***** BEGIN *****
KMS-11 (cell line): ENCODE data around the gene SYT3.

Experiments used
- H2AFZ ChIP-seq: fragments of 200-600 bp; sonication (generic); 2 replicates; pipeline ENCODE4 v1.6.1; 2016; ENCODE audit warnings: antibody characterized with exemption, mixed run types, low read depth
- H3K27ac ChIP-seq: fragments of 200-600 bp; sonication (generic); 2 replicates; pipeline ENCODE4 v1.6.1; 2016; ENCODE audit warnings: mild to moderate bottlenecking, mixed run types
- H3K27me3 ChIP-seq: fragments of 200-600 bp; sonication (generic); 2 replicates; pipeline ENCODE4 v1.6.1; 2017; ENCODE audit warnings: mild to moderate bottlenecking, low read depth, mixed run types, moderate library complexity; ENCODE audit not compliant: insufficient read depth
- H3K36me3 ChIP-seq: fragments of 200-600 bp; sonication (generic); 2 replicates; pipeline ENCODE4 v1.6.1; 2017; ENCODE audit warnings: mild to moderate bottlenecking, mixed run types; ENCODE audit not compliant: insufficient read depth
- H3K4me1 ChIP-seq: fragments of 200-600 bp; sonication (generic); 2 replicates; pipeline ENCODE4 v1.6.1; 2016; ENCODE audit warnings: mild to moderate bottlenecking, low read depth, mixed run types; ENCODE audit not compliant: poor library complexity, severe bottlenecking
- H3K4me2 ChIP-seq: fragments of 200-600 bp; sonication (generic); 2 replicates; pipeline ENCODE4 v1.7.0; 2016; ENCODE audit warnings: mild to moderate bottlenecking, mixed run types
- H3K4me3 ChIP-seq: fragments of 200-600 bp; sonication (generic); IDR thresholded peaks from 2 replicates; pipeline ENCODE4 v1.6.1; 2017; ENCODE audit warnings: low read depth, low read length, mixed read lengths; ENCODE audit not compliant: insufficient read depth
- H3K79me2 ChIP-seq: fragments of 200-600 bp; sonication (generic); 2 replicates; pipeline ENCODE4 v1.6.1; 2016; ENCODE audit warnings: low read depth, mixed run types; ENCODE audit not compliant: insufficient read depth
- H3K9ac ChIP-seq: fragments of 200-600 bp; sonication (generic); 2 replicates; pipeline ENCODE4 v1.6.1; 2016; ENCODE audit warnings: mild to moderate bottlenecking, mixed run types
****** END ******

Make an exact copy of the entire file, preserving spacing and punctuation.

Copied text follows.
KMS-11 (cell line): ENCODE data around the gene SYT3.

Experiments used
- H2AFZ ChIP-seq: fragments of 200-600 bp; sonication (generic); 2 replicates; pipeline ENCODE4 v1.6.1; 2016; ENCODE audit warnings: antibody characterized with exemption, mixed run types, low read depth
- H3K27ac ChIP-seq: fragments of 200-600 bp; sonication (generic); 2 replicates; pipeline ENCODE4 v1.6.1; 2016; ENCODE audit warnings: mild to moderate bottlenecking, mixed run types
- H3K27me3 ChIP-seq: fragments of 200-600 bp; sonication (generic); 2 replicates; pipeline ENCODE4 v1.6.1; 2017; ENCODE audit warnings: mild to moderate bottlenecking, low read depth, mixed run types, moderate library complexity; ENCODE audit not compliant: insufficient read depth
- H3K36me3 ChIP-seq: fragments of 200-600 bp; sonication (generic); 2 replicates; pipeline ENCODE4 v1.6.1; 2017; ENCODE audit warnings: mild to moderate bottlenecking, mixed run types; ENCODE audit not compliant: insufficient read depth
- H3K4me1 ChIP-seq: fragments of 200-600 bp; sonication (generic); 2 replicates; pipeline ENCODE4 v1.6.1; 2016; ENCODE audit warnings: mild to moderate bottlenecking, low read depth, mixed run types; ENCODE audit not compliant: poor library complexity, severe bottlenecking
- H3K4me2 ChIP-seq: fragments of 200-600 bp; sonication (generic); 2 replicates; pipeline ENCODE4 v1.7.0; 2016; ENCODE audit warnings: mild to moderate bottlenecking, mixed run types
- H3K4me3 ChIP-seq: fragments of 200-600 bp; sonication (generic); IDR thresholded peaks from 2 replicates; pipeline ENCODE4 v1.6.1; 2017; ENCODE audit warnings: low read depth, low read length, mixed read lengths; ENCODE audit not compliant: insufficient read depth
- H3K79me2 ChIP-seq: fragments of 200-600 bp; sonication (generic); 2 replicates; pipeline ENCODE4 v1.6.1; 2016; ENCODE audit warnings: low read depth, mixed run types; ENCODE audit not compliant: insufficient read depth
- H3K9ac ChIP-seq: fragments of 200-600 bp; sonication (generic); 2 replicates; pipeline ENCODE4 v1.6.1; 2016; ENCODE audit warnings: mild to moderate bottlenecking, mixed run types